Friday, August 18, 2017

18. Prayers for Rain by Dennis Lehane

Hey, it rhymes (Lehane... Rain, anyhow).

Quick review here as I am running out the door to start a week's vacation (and hopefully some major reading).

I had one more Dennis Lehane book from the drunken stumble haul and decided for completion's sake to give him another chance after my displeasure with my last read of his (Darkness, Take my Hand).  At the halfway point of Prayers for Rain, I was glad I did.  Here we have much more of what I was looking for, a complex investigation with interesting characters and the protagonist investigating.  There is a slight dusting of dark observation on the state of the world and his own mindset, but not pages and pages of mooning. Unfortunately, at about the halfway point, most of the mystery is revealed and once again the antagonist is a highly-skilled total psycho.  He wasn't quite as ridiculous as the one in Darkness, but after a while can we just not have flawed, broken characters who do a crime than over the top conspirators whose sole goal in life is to inflict creative torture and cruelty on good people?  So this one was okay, sort of satisfying, definitely not 100% redemption, but not closing the door altogether either.  I wonder if as the Kenzie-Gennaro novels advance, he matures more and more, gets away from the simplistic stuff and allows the good writer that he is to tell a story that doesn't have to impress you with its excess.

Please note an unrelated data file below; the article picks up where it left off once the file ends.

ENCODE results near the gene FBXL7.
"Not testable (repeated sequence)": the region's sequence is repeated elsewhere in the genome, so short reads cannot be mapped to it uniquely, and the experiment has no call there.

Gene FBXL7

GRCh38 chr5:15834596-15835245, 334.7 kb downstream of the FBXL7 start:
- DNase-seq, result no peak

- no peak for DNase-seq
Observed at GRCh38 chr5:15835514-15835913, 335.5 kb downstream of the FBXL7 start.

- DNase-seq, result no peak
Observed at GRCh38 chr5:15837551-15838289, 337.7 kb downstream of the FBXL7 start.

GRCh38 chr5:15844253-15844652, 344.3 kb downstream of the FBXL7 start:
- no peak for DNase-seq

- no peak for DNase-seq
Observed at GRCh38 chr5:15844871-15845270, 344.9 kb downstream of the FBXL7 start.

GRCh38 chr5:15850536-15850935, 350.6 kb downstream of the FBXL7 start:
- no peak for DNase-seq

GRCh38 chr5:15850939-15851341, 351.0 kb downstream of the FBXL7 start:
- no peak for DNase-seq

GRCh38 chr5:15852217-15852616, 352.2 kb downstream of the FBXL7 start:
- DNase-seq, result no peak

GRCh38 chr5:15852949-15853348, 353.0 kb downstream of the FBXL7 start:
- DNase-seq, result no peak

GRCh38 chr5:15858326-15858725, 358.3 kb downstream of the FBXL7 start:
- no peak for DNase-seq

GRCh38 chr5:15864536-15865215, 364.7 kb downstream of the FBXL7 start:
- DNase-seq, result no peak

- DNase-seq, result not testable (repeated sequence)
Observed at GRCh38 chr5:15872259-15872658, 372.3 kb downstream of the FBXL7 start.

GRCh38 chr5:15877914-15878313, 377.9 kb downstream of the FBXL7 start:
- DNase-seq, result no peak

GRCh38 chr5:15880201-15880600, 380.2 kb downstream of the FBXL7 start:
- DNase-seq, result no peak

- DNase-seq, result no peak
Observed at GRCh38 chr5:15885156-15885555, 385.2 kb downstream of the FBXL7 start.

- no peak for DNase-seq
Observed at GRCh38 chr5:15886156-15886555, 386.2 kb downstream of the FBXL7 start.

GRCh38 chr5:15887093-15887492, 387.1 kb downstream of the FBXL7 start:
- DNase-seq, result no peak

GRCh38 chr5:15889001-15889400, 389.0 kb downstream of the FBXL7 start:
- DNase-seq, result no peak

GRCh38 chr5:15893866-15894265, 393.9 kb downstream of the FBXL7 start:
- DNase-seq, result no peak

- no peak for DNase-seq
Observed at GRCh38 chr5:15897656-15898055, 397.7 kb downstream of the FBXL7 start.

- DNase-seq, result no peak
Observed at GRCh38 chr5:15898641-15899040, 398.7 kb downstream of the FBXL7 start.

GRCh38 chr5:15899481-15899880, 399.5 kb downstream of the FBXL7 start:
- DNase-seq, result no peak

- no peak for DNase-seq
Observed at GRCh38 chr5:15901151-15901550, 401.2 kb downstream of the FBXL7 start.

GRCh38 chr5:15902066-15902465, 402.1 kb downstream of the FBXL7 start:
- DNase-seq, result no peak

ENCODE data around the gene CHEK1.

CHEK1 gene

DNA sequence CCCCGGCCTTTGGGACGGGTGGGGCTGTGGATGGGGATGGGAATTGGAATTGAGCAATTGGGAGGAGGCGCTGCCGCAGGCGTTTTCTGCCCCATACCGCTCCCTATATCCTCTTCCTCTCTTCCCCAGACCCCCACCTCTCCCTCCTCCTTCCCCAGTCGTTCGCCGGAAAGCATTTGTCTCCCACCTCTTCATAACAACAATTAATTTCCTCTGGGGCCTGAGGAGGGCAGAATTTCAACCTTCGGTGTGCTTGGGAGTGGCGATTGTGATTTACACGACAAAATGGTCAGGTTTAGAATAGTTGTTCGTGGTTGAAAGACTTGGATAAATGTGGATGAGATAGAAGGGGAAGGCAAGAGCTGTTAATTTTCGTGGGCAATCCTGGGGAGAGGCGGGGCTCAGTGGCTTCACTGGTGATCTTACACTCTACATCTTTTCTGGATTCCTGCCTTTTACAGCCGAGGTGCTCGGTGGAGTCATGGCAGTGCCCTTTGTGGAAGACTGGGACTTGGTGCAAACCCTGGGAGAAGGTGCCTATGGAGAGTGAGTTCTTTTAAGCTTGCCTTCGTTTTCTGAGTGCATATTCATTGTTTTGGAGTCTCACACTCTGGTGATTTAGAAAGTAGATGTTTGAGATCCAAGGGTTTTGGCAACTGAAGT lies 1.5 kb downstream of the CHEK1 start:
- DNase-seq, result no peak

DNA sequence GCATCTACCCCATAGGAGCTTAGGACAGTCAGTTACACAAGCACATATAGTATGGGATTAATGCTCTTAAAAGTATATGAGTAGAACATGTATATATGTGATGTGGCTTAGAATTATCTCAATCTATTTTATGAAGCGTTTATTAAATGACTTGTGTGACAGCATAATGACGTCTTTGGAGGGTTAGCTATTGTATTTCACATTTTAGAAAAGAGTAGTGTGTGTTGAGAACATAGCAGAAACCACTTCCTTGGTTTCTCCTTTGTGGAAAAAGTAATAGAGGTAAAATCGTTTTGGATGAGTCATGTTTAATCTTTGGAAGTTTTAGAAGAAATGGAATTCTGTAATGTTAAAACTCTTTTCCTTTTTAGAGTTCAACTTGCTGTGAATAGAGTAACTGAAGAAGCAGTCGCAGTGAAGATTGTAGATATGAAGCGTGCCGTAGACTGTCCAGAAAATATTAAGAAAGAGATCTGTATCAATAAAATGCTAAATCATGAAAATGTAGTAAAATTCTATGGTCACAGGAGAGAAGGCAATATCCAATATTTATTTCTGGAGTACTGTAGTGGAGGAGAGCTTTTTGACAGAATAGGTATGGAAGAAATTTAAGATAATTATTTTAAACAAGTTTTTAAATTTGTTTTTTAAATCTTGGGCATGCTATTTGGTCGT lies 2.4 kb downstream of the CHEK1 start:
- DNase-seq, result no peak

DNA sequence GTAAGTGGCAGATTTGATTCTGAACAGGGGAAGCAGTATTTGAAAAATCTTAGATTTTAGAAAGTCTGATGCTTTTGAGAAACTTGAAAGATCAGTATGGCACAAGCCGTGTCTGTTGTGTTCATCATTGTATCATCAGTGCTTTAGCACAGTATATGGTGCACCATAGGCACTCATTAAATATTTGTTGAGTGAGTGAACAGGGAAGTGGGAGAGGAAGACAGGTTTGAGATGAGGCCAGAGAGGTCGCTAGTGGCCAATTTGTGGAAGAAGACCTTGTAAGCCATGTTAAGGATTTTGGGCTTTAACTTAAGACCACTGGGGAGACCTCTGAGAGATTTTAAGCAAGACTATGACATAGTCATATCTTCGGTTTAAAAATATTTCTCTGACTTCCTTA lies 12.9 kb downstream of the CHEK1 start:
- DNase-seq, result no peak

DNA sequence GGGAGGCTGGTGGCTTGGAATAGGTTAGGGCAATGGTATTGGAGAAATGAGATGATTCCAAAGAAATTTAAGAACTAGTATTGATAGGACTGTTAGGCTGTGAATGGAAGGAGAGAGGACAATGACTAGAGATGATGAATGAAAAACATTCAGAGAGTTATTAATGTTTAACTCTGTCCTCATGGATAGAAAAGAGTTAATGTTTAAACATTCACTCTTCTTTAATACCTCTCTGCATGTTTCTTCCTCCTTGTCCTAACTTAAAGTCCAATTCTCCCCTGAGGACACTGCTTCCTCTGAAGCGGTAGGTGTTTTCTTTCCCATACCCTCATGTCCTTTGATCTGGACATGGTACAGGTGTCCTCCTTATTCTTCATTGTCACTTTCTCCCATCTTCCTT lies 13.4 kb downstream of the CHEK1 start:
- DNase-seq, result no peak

Tuesday, August 15, 2017

17. Frameshift by Robert J. Sawyer

I've been lamenting my drunken stumbling into a pile of free books because it added an unwanted burden to my already overflowing on-deck shelf.  And yet, since that incident, I have been on a tear, completing 4 of the 7 books in just over two weeks. Is it because they are all sort of new and I don't care about wrecking them so I can carry them with me?  Is it the summer?  Just a coincidence?  I don't know but I am going to ride this wave for as long as I can and try and recapture a teeny bit of the 50 books ground I lost since becoming a father.